I honestly don’t have much balance right now. Since T is only four months old, I am still learning how to mother a toddler and an infant. My husband and I work opposite hours (he works Wednesday-Sunday 4 p.m. to 12 a.m. and I work Monday through Friday 7 a.m. to 3:30 p.m. most days), we’re like ships passing on most days — I get in the door and he’s heading out. So a lot of the time we’re parenting our children without the other partner being there.

We relish Saturday and Sunday mornings as well as Monday and Tuesday evenings when we can all be together as a family. We are lucky that my mom lives with us and lends a hand. But life right now for me is either work or kids.

I get about an hour a day to myself (after the kids are in bed, before I go to sleep) and I typically unwind by checking my personal email messages, Facebook and Pinterest. Sad, but true.

Some nights I try to wait up for my husband to get home, but often I am falling asleep myself by 11 p.m.

I nursed EJ for 18.5 months and came home at every lunch hour to eat with the family and nurse her. Once she weaned, I started working through my lunch hour at work. Sometimes that would mean I’d leave by 2:30 p.m. or 3 p.m., but more and more it just meant I was working a nine hour day rather than eight. Doing so helped me be able to take eight weeks maternity leave with T and not become too behind in my work.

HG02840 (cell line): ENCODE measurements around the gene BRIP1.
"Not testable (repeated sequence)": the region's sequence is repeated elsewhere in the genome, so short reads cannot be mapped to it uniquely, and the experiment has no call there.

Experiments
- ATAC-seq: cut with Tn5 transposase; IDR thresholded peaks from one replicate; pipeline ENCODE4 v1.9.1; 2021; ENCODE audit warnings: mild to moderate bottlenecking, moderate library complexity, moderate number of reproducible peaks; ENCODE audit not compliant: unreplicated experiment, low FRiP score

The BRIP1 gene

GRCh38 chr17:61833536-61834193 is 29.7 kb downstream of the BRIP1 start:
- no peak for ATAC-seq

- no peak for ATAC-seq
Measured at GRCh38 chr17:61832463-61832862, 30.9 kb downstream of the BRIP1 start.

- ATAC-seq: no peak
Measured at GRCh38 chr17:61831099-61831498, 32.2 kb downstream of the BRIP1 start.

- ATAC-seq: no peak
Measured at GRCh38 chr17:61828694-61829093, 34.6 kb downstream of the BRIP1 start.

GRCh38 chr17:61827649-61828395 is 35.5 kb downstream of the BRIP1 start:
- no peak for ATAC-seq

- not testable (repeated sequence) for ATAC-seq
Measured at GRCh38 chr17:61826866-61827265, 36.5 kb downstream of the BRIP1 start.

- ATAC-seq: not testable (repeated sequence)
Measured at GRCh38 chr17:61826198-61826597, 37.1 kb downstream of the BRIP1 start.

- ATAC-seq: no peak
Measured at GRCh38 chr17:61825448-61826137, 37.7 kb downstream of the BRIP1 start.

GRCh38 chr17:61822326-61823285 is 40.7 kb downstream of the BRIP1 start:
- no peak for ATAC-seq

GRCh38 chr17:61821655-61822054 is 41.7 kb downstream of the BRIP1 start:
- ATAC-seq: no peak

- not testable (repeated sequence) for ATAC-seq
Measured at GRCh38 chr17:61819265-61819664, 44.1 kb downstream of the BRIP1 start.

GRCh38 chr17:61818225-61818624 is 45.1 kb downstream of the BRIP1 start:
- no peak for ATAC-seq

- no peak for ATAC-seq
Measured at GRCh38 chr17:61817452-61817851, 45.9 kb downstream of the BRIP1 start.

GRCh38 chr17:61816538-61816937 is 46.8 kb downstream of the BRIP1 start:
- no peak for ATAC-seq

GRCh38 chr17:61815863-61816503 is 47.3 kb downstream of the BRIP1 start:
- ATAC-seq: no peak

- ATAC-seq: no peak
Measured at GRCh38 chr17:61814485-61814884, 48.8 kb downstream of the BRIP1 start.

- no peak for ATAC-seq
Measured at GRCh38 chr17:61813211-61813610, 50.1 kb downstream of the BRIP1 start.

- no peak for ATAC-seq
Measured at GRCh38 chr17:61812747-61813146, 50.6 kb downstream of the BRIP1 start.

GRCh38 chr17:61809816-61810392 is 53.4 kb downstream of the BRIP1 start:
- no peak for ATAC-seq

I’ve been back to work since March 5 and we’ve been going under HUGE changes at the office. One of my goals in all of the restructuring is to get back to working only eight hours a day, so I’ll either start taking a full lunch hour (and finding some much needed “me” time) or working through lunch and getting home earlier so I can have some more quality “we” time with my hubby before he’s off to work.

What helps me right now is to remind myself that this is only temporary — mothering children under age three is super intense, and for now that has to be my main focus. I am also the primary contributor to my family’s income so I have to be sure that all is right on the work front too. I also know it won’t always be this way.

Once my husband is done with school and fully transitioned to his new career and my kids are in school, I know I’ll get back some downtime each day and be able to focus on things beyond being an employee and a mother.